How to Install a 7.3L Injector

Cut away diagram of a fairly basic fuel inject...

Cut away diagram of a fairly basic fuel injector for the fuel injection article (Photo credit: Wikipedia)

If you’re looking to replace or convert the engine in your current truck, be prepared to spend most of a day doing it. You have to take apart the top of the engine to get to the fuel injectors, so make sure you have the right tools for the job as well.

  1. You will need a socket wrench, shop towels, torque wrench, and a rotunda injector sleeve brush 104-00934-A. Oil drain pans are preferable, but as long as you have something to drain oil into, that’s good enough. Certain copper washers, nuts and bolts will also be needed, but you will have to check on the size as you go along.
  2. Open all the drain plugs and completely drain the oil. Put the drain plugs back in. The socket wrench will help you accomplish this task.
  3. Remove the valve cover and detach the electrical wiring.
  4. Remove the fuel/oil rail drain plugs.
  5. Remove the oil deflector. A retaining screw might be holding it in place, so you will have to take that out before you can completely take out the oil deflector.
  6. Take out the bolt holding the fuel injector in place.
  7. Remove the fuel injector from the fuel bore.
  8. Use the rotunda brush and shop towels to thoroughly clean the bore.
  9. Lubricate the new injectors with fresh oil and push into the bore until they’re properly seated in the O-rings.
  10. The injector replacer goes on next, followed by the retaining plate.
  11. Place the oil deflector on after that and tighten to 108 pounds with the torque wrench.
  12. Reconnect the wiring and appropriately tighten all drainage plugs to the suggested weight.
  13. The valve cover goes on last. Be sure to refill all the oil or your hard work will go up in smoke!

That’s it. Piece of cake, right?

ICM Explained

An Injector Control Module (ICM) is a device that provides the proper voltage to the fuel injectors in the 6.0 Ford Powerstoke Diesel. This voltage is crucial to the performance of the fuel injectors, and thus, the engine itself. The part may interchangeably be called a Fuel Injection Control Module (FICM).
It should be noted that the 7.3 Ford Powerstroke Diesel utilizes an injector drive module (IDM).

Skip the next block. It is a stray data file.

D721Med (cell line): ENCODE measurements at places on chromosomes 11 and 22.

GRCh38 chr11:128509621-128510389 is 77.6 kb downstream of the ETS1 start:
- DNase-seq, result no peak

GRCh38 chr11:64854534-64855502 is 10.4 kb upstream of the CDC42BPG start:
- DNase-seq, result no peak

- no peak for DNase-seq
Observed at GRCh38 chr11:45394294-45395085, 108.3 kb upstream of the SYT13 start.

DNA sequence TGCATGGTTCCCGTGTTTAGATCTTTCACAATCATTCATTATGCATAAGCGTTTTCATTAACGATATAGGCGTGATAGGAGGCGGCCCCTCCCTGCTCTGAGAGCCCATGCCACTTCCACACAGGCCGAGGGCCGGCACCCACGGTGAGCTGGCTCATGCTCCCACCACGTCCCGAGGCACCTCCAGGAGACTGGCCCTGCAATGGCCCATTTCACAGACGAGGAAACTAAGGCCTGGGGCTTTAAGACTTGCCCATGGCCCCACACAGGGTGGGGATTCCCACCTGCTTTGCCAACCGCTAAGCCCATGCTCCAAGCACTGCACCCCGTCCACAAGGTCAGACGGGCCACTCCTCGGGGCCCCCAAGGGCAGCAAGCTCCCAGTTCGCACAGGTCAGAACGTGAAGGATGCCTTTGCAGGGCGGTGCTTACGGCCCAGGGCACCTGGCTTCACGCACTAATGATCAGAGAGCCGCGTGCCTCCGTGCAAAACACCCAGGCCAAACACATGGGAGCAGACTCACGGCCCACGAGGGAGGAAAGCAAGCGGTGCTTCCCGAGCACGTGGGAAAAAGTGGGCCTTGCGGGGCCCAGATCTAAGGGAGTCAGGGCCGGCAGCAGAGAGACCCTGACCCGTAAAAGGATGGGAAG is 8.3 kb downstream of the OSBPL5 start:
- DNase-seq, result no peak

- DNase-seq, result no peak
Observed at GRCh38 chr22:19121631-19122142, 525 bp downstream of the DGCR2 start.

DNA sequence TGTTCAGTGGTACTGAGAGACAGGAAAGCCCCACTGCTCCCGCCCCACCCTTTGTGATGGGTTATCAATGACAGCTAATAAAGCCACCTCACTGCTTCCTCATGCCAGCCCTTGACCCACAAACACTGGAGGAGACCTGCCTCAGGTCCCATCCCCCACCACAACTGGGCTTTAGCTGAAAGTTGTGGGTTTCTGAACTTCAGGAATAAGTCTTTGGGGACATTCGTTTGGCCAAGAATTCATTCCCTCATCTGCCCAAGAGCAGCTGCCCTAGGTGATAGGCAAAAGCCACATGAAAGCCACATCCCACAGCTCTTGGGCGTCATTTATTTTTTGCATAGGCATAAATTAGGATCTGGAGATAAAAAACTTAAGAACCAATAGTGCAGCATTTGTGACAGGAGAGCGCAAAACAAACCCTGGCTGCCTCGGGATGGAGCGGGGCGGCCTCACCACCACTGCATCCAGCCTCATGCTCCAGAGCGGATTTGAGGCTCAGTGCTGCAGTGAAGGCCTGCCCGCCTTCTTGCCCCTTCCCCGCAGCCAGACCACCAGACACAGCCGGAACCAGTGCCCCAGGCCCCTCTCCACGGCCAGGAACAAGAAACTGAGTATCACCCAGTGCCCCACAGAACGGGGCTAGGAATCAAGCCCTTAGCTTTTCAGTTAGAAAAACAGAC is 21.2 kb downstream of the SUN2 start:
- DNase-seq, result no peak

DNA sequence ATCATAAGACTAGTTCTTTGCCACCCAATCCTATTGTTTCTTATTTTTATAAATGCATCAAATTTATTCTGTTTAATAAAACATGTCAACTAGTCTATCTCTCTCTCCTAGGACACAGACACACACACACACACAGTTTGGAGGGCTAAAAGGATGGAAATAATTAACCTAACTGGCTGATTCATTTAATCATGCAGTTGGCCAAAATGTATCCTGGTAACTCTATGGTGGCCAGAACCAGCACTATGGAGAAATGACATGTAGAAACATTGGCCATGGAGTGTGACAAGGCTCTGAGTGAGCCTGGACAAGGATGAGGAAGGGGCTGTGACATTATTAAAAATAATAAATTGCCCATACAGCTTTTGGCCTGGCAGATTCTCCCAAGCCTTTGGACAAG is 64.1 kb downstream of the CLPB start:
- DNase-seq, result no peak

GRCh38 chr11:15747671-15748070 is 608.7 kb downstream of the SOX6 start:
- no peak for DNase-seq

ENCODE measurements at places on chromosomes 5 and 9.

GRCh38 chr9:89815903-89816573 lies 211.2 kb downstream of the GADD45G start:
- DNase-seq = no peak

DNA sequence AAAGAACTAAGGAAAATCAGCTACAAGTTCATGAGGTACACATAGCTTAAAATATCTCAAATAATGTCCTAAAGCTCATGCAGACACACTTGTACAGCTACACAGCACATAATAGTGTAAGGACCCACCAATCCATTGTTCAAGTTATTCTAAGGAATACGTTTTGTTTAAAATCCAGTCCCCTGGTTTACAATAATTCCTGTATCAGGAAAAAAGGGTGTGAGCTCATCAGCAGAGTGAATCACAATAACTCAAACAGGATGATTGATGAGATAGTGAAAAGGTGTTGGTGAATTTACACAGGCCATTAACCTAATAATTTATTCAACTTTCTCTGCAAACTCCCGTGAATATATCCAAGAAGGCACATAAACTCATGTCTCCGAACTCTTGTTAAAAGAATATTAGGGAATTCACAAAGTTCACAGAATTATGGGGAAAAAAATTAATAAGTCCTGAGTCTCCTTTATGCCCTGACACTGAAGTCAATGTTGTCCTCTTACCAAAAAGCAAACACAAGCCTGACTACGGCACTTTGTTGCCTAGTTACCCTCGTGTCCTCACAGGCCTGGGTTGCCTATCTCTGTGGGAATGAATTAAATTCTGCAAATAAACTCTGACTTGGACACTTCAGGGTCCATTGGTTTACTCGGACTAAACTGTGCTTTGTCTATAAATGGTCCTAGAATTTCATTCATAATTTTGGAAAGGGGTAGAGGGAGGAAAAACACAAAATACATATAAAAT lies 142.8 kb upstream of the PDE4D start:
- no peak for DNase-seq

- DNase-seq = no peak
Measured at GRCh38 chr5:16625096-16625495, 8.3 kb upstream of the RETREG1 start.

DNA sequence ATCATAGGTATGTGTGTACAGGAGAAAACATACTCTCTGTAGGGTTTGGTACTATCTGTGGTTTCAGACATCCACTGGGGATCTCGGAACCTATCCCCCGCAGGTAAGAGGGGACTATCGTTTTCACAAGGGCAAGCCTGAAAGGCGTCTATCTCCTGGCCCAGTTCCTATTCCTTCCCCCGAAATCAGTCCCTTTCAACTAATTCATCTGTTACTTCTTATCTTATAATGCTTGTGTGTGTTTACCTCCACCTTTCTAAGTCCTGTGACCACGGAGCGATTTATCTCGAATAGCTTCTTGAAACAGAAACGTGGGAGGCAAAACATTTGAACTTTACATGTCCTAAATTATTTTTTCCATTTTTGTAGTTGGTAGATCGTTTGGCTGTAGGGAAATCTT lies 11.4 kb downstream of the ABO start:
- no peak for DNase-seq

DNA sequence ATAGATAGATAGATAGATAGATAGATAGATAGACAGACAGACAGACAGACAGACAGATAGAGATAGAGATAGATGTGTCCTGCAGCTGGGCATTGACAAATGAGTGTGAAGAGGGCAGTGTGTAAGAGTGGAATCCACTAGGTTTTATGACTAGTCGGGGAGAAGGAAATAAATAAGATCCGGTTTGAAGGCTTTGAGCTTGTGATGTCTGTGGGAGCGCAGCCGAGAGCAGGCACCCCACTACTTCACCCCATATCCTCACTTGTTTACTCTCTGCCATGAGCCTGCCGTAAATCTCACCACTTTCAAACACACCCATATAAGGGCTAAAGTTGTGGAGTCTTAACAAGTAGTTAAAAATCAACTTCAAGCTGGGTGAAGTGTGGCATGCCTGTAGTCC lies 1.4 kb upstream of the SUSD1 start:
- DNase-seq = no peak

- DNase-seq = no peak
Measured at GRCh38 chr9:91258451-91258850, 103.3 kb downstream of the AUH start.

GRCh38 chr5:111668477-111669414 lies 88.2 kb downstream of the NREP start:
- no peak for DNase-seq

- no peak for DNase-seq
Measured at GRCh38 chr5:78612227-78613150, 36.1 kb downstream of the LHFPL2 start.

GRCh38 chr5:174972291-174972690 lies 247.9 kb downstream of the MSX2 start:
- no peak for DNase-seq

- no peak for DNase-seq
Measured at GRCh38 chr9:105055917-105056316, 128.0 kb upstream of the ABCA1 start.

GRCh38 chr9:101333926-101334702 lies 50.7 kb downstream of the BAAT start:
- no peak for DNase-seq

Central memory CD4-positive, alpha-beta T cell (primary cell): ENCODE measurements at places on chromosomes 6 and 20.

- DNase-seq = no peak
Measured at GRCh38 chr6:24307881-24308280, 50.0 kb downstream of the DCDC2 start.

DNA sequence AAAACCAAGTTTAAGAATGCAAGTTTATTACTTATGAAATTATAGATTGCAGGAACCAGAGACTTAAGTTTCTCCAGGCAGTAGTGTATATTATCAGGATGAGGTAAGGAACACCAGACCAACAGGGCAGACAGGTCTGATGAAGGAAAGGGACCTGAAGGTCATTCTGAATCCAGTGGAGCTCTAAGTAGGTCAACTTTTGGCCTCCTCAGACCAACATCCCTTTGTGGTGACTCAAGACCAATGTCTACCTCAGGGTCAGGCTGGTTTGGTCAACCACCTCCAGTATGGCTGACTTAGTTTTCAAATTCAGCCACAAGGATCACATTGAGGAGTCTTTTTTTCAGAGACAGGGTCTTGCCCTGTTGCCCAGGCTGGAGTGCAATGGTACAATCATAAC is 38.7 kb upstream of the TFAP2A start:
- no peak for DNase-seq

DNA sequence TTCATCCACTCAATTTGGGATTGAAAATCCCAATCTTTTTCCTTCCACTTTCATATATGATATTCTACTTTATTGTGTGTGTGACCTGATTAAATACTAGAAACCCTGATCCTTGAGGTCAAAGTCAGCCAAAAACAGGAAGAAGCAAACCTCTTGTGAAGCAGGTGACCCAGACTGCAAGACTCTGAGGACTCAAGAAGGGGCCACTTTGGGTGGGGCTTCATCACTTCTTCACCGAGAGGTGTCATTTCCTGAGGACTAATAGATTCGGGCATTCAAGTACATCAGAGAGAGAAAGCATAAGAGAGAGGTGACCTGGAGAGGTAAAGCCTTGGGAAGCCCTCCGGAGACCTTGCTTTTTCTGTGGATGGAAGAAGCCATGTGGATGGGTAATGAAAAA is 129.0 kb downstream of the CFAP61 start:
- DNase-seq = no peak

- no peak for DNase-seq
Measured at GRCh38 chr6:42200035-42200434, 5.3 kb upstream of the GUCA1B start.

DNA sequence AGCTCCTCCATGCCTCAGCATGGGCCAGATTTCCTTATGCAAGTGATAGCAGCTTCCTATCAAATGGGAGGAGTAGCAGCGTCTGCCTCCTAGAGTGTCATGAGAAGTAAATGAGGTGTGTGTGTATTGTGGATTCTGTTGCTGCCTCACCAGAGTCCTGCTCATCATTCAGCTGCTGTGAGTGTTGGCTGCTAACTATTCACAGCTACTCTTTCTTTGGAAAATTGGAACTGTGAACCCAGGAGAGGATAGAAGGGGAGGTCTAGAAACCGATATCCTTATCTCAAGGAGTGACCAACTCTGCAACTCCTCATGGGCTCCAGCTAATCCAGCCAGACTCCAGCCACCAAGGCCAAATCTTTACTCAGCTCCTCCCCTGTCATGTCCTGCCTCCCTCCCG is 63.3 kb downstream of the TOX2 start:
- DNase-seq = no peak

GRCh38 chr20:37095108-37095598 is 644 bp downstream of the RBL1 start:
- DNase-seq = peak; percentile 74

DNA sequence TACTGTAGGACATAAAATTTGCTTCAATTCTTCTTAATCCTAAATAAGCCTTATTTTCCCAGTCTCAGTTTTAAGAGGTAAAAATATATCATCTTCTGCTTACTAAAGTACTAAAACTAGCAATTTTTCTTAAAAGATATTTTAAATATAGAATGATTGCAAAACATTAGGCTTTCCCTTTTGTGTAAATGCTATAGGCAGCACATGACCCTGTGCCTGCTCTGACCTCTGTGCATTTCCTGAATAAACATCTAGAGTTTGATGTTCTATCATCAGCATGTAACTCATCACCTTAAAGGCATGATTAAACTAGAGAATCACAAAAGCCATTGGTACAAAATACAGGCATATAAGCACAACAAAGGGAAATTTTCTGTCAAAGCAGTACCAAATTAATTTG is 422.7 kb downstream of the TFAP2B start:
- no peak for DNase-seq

A minimum of 48 volts is required to operate the engine properly. Voltage of lower than 48 volts will result in a variety of operating problems. These problems can be challenging to find if you don’t recognize the potential problem as being the ICM and low voltage. Keep in mind the engine may still run at lower than 48 volts, but its drive-ability will be affected. Eventually, if voltage is reduced too low, the engine will fail to run.

Check the output voltage on the ICM by removing the bolts on the cover. Once the cover is off, use the screw under the cover as the positive. If the voltage does not read 48 volts (or very close to it) it should be replaced. Many replacement ICM’s offer slightly higher voltage than the 48v required for proper operation. These ICM’s may provide better fuel mileage along with an improved throttle response.

When checking the ICM it is also a good opportunity to check for corrosion in and around the ICM, its connections and at the wiring harness. To check the condition of the harness, tug on it slightly while the engine in operating. If you notice a change in the engine’s operation when you tug, it is likely there is a problem with the harness. The only fix for a bad harness is replacement.

High Pressure Oil Pumps in Powerstroke Engines

Diesel engine, Nippon Maru

Diesel engine, Nippon Maru (Photo credit: Joel Abroad)

In today’s internal combustion automobile engines, a multitude of moving parts translates into a dire need for an adequate lubricant. Engine oil fits the bill by lubricating parts such as bearings and by removing excess engine heat. In some engines, such as the Ford Powerstroke line of diesel truck engines, the oil pump fulfills other needs as well. However, if the oil pressure falls too low, then engine components may be seriously damaged. To ensure that the engine oil remains above a safe minimum pressure level, an oil pump circulates the oil within set limits.

In the Ford Powerstroke line of diesel engines, the high pressure oil pump doubles as the injection pump by sending high-pressure oil to the engine’s hydraulic electric unit injectors. The Ford 6.0 and 7.3 Powerstroke engines rely on an IPR valve and ICP sensor to measure and maintain adequate oil pressure, which varies according to the fuel injectors’ demands. This requirement, in turn, depends on the power needs derived from the driver’s demands. For instance, the fuel injectors require different oil pressures during idling, accelerating and holding a constant driving speed.